Neurofeedback is a method of providing feedback to the brain about the quality of its own self-regulation. Through this feedback, the brain can be trained to regulate itself better. In this way, functions can be improved and dysfunctions can be reduced. The procedure can be used to treat a variety of disorders. However, neurofeedback is not a "cure-all." It does not automatically replace other forms of therapy such as drug therapy or psychotherapy. Therefore, it makes sense to discuss the use of neurofeedback in detail with your doctor. In many cases, the combination of different forms of therapy including neurofeedback should be considered.

The brain does what it wants - without asking us...

The human brain is a very complex structure. Information intake, processing and reaction, thought processes, moods and much more are controlled by a multitude of unconscious processes. The largest part of what happens in the brain every second is beyond our conscious control: We cannot perceive these complex processes consciously and can influence them even less. Even the brain itself does not receive any direct feedback about the quality of its activity. We perceive whether we are successful or not, whether we feel good or bad, whether we can concentrate or whether we fall asleep well and wake up refreshed. But although these things are a direct consequence of brain activity, the brain cannot tell which of its activities has contributed to well-being or unwellness, because the processes taking place in the brain change too quickly for the brain to recognize an immediate connection with the slower-occurring consequences.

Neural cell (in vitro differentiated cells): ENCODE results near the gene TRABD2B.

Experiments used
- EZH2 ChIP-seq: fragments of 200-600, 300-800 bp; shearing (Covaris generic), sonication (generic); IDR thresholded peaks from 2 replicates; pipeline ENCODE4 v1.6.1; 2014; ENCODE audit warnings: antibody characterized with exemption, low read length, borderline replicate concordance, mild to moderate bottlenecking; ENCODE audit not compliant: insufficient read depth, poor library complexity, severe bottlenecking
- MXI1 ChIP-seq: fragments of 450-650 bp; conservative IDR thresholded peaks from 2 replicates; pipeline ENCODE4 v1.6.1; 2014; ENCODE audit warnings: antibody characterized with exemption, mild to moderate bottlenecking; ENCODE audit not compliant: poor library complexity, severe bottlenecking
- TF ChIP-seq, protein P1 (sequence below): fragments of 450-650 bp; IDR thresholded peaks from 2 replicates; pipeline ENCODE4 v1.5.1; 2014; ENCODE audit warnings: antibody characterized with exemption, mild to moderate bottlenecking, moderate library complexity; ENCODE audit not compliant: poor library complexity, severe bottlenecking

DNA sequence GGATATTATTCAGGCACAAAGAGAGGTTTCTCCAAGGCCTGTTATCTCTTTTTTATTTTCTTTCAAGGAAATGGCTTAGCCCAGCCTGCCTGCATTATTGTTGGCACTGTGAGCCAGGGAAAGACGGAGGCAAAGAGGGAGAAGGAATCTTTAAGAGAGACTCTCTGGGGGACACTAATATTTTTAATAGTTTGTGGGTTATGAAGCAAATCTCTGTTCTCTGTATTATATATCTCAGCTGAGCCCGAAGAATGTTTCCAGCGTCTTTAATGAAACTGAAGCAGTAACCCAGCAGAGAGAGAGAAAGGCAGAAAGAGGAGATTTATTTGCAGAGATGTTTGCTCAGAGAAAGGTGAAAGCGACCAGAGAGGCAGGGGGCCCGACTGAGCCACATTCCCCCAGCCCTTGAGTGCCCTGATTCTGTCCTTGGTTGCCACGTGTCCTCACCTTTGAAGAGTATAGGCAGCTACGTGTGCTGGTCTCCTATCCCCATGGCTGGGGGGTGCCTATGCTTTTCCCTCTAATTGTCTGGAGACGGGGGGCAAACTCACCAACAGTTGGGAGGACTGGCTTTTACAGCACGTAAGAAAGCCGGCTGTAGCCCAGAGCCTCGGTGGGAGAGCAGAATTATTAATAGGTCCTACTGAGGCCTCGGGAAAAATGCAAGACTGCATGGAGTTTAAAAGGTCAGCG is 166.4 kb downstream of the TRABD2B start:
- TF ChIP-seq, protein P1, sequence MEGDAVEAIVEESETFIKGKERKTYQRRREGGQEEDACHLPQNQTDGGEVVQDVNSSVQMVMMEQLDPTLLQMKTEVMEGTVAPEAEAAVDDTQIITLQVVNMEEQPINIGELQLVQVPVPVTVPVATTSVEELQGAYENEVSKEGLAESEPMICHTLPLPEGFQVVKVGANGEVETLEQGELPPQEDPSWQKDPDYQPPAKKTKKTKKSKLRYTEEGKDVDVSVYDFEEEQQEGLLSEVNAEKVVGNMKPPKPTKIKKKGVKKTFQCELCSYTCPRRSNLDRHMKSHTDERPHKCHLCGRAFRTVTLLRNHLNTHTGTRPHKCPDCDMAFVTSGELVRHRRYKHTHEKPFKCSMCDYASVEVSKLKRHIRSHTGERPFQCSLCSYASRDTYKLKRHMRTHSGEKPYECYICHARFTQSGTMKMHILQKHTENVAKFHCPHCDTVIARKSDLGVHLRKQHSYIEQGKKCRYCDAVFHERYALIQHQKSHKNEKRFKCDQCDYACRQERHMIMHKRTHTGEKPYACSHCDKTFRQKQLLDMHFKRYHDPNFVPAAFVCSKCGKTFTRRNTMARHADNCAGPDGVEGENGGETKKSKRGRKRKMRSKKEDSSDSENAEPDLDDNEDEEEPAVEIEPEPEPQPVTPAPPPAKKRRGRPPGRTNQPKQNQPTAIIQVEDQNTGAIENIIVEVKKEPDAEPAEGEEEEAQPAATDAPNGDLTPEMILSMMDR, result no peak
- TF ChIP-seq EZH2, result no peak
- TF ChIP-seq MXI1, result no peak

... so we tell the brain if what it is doing is good.

Neurofeedback closes this gap. With neurofeedback, we can hold up a mirror to the brain, so to speak. The basis for this is electroencephalography (EEG), i.e. the measurement of electrical brain activity. Electrodes attached to the outside of the head with a paste are used to measure activity in various regions. The measurement results are processed by a computer and examined to determine whether or not the brain is showing adequate self-regulation at the moment. The test person receives feedback on the result via a screen, for example by displaying the image or film shown small and indistinctly or clearly recognizable and large, the sound to the film quieter or louder, the vibration of a tactile feedback giver stronger or weaker, an object in an animation faster or slower. This feedback changes continuously depending on the measurement results. In this way, the brain receives feedback that is directly related in time to its activity. The brain can thus change its behavior and adopt and maintain an appropriate state. The brain thus learns to change its self-regulation.